Singapore’s financial regulator, the Monetary Authority of Singapore (MAS), has pledged S$42 million (US$31.6 million) towards modernizing the country’s financial digital infrastructure. Part of this will include the new Regulatory Technology (RegTech) grant scheme, which provides funding both to develop new entrants to the market, and assist more established firms to integrate modern RegTech systems on a larger scale.
While the grants scheme doesn’t refer to digital assets or blockchain companies specifically, some industry representatives have welcomed the announcement. Developing and integrating RegTech into the digital asset ecosystem is vital to their gaining acceptance in the wider financial world.
The new grant schemes also include a “Digital Acceleration Grant” with S$30 million funding aimed at smaller financial institutions in Singapore (no more than 200 employees) to help them develop tools to meet challenges created by the COVID-19 pandemic and its effects. These tools would include tangental systems like cloud and data analytics, and productivity applications.
An important point about the new grants scheme was its focus on pilot programs, which will give new developers extra funding to build systems that might not exist if they had to develop them for free and in their spare time.
In announcing the grants, MAS’s Chief Fintech Officer Sopnendu Mohanty said it was difficult for new RegTech solution providers to develop systems without funding, while more established financial institutions themselves had limited resources to devote to modernizing their regulatory compliance functions.
MAS said it had received 1,100 applications for the new grants at the end of March 2021.
Why developing RegTech is important for the digital asset industry
VP of Business Development at blockchain analysis firm Merkle Science, Ian Lee, said the move was “very encouraging for fintech innovation in Singapore and demonstrates the MAS’s goal of Singapore becoming the Smart Financial Centre of the world.” He called it “another stake in the ground” for the MAS in enabling blockchain companies to continue pushing the boundaries of innovation.
“Arguably, one of the biggest hurdles toward the legitimisation of digital assets is abusive and illicit behavior—both real and perceived—within the industry that governmental bodies around the world are struggling to navigate and manage. Having robust RegTech that keeps in pace with fast-changing technologies—such as blockchain and cryptocurrencies—is necessary to create a safe environment for innovation and ensure the healthy growth of the industry.”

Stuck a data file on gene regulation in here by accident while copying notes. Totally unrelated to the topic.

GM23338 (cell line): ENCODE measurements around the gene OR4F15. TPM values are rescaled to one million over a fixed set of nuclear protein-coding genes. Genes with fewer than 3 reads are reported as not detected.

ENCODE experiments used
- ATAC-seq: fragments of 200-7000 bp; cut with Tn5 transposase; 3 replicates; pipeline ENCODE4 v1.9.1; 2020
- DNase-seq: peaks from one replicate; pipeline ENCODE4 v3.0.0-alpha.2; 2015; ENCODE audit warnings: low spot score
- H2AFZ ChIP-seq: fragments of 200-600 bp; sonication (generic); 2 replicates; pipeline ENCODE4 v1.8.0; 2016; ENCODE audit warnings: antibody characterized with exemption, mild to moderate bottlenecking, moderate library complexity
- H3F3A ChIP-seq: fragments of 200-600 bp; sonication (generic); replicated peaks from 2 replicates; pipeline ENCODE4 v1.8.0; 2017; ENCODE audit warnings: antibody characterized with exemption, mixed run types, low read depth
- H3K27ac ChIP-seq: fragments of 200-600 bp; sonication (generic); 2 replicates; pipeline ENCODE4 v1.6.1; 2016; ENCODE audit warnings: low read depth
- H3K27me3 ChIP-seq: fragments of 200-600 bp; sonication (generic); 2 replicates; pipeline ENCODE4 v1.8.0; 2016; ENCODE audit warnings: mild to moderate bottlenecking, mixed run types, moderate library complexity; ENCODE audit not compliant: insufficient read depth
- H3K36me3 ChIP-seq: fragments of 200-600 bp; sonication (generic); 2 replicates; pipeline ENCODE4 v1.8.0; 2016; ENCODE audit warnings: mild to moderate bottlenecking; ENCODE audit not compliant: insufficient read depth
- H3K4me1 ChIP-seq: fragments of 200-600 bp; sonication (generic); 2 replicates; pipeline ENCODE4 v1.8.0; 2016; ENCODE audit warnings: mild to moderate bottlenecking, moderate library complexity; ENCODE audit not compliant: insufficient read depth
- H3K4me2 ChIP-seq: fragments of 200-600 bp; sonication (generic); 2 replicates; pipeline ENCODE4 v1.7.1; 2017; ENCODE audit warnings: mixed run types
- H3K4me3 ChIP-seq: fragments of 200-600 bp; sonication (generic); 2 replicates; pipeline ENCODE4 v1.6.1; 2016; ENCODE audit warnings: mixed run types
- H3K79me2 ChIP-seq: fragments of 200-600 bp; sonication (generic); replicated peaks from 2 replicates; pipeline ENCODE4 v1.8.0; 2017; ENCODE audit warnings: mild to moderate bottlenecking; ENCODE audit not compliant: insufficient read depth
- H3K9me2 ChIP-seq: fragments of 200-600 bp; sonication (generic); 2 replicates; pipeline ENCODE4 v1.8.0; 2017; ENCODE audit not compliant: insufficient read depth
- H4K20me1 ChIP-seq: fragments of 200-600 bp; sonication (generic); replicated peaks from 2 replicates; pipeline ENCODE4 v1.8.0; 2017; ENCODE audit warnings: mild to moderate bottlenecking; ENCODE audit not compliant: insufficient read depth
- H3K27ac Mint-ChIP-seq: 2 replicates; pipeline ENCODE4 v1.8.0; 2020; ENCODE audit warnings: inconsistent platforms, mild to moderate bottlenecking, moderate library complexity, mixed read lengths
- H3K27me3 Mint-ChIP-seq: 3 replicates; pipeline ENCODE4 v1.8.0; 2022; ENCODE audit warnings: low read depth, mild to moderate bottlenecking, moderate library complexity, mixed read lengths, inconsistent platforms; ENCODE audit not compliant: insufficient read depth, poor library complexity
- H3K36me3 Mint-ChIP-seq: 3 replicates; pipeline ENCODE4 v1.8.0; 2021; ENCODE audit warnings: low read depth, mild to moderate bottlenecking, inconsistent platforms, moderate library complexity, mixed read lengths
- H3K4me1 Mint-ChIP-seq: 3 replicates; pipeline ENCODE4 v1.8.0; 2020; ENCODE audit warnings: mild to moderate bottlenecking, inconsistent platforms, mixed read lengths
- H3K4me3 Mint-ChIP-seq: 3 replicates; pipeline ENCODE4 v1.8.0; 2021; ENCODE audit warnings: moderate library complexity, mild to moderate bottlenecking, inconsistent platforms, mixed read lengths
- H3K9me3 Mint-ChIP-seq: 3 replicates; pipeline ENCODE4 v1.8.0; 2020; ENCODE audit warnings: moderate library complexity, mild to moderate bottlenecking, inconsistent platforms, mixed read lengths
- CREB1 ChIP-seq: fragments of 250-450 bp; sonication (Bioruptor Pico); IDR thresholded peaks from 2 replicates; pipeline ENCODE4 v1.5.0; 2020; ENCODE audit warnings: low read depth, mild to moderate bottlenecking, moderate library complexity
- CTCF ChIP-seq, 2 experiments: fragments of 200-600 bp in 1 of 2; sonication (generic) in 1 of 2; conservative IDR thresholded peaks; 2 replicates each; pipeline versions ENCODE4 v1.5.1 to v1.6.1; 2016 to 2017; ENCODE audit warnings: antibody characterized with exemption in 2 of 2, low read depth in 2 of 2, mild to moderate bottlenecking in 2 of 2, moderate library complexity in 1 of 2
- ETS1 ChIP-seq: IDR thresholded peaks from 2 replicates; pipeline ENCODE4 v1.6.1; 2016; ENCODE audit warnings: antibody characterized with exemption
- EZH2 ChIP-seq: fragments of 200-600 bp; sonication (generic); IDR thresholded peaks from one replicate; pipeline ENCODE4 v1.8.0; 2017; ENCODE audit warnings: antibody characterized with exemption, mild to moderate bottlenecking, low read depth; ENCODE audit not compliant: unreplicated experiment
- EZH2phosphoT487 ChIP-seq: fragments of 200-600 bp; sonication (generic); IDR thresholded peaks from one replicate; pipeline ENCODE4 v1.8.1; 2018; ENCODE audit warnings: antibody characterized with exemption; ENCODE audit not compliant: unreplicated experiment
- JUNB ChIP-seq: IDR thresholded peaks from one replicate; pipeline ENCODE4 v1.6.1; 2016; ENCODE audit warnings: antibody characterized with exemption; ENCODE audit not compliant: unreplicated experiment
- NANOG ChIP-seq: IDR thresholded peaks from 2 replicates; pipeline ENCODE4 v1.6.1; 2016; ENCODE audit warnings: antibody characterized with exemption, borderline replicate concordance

Lee said that while the MAS’s new RegTech grant isn’t targeted at the digital asset sector per se, the grant would still have substantial impacts on the space. RegTech will be key to accelerating blockchain’s transition into the broader financial ecosystem. Additionally, under the current PSA licensing regime, digital asset exchanges and other service providers that receive a license will officially be labeled as financial institutions—thus qualifying them for this grant.
RegTech is a relatively new sector within the FinTech world, and as such has struggled to develop new solutions—and then later to convince larger financial players to commit resources towards developing and integrating its ideas.
Lee pointed out the difficulties these startups face:
“RegTech solutions are having a difficult time gaining market share here in Singapore and abroad. Oftentimes, startups at their initial stages have to give away their solutions at a low cost—or sometimes even for free—in order to gain traction and receive feedback on their product. With startups’ limited resources, it is difficult for these innovative new startups to compete with larger legacy firms.”
The MAS is supporting the development of local RegTech startups and encouraging innovation in two ways, he added.
“Firstly, the grant furthers the existing Digital Acceleration Grant (DAG) scheme, which is available to any startup that services financial institutions. Through the extension of the DAG, financial institutions can also use the grant to subsidize their cost of operation.”
“The second, perhaps more interesting feature of this new grant is for RegTech providers to pilot their solutions and test for efficacy under a paid model. While the details on this feature have not been released yet, it sounds like there may be subsidies for established companies to use and test the solution before the startup moves the solution to full-scale production.”
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